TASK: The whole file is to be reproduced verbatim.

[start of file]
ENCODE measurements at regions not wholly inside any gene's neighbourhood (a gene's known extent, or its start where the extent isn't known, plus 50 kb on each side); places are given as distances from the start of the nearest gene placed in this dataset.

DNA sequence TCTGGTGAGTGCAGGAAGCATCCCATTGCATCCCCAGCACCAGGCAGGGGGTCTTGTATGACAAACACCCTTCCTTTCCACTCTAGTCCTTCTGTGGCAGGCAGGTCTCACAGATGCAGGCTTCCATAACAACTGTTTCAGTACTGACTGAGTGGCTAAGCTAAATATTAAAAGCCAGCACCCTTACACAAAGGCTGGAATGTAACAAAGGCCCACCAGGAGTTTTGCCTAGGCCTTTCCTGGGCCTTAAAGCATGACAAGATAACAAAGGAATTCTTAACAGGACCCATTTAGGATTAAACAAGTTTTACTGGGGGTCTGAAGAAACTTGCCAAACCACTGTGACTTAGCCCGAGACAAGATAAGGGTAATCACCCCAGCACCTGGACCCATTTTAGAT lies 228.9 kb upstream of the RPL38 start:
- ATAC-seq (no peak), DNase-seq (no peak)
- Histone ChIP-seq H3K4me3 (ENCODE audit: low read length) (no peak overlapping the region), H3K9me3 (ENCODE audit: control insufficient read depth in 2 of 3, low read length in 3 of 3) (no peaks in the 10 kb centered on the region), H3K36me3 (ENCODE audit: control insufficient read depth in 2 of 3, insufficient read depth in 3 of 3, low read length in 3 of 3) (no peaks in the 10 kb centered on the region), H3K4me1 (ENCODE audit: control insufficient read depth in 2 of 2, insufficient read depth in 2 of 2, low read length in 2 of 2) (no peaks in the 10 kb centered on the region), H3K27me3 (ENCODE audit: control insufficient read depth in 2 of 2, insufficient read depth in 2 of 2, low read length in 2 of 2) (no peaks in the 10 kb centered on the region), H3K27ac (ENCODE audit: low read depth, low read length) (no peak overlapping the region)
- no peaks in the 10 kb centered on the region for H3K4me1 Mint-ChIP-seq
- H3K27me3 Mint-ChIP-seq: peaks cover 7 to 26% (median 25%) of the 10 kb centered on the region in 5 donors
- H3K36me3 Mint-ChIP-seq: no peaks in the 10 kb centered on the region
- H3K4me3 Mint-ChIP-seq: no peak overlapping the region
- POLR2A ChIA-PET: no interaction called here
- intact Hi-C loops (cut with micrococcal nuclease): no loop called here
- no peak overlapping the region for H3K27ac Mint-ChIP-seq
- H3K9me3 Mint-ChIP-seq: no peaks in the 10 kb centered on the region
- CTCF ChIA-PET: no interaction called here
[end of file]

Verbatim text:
ENCODE measurements at regions not wholly inside any gene's neighbourhood (a gene's known extent, or its start where the extent isn't known, plus 50 kb on each side); places are given as distances from the start of the nearest gene placed in this dataset.

DNA sequence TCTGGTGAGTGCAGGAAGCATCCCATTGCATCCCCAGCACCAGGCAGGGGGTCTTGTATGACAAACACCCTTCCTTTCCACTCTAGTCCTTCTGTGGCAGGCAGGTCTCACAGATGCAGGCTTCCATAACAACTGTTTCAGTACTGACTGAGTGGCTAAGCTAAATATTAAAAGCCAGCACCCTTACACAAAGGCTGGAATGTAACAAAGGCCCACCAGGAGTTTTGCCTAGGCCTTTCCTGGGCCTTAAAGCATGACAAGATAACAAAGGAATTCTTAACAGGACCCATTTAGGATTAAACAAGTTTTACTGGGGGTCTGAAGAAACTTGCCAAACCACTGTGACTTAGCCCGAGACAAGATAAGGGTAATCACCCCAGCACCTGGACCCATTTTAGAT lies 228.9 kb upstream of the RPL38 start:
- ATAC-seq (no peak), DNase-seq (no peak)
- Histone ChIP-seq H3K4me3 (ENCODE audit: low read length) (no peak overlapping the region), H3K9me3 (ENCODE audit: control insufficient read depth in 2 of 3, low read length in 3 of 3) (no peaks in the 10 kb centered on the region), H3K36me3 (ENCODE audit: control insufficient read depth in 2 of 3, insufficient read depth in 3 of 3, low read length in 3 of 3) (no peaks in the 10 kb centered on the region), H3K4me1 (ENCODE audit: control insufficient read depth in 2 of 2, insufficient read depth in 2 of 2, low read length in 2 of 2) (no peaks in the 10 kb centered on the region), H3K27me3 (ENCODE audit: control insufficient read depth in 2 of 2, insufficient read depth in 2 of 2, low read length in 2 of 2) (no peaks in the 10 kb centered on the region), H3K27ac (ENCODE audit: low read depth, low read length) (no peak overlapping the region)
- no peaks in the 10 kb centered on the region for H3K4me1 Mint-ChIP-seq
- H3K27me3 Mint-ChIP-seq: peaks cover 7 to 26% (median 25%) of the 10 kb centered on the region in 5 donors
- H3K36me3 Mint-ChIP-seq: no peaks in the 10 kb centered on the region
- H3K4me3 Mint-ChIP-seq: no peak overlapping the region
- POLR2A ChIA-PET: no interaction called here
- intact Hi-C loops (cut with micrococcal nuclease): no loop called here
- no peak overlapping the region for H3K27ac Mint-ChIP-seq
- H3K9me3 Mint-ChIP-seq: no peaks in the 10 kb centered on the region
- CTCF ChIA-PET: no interaction called here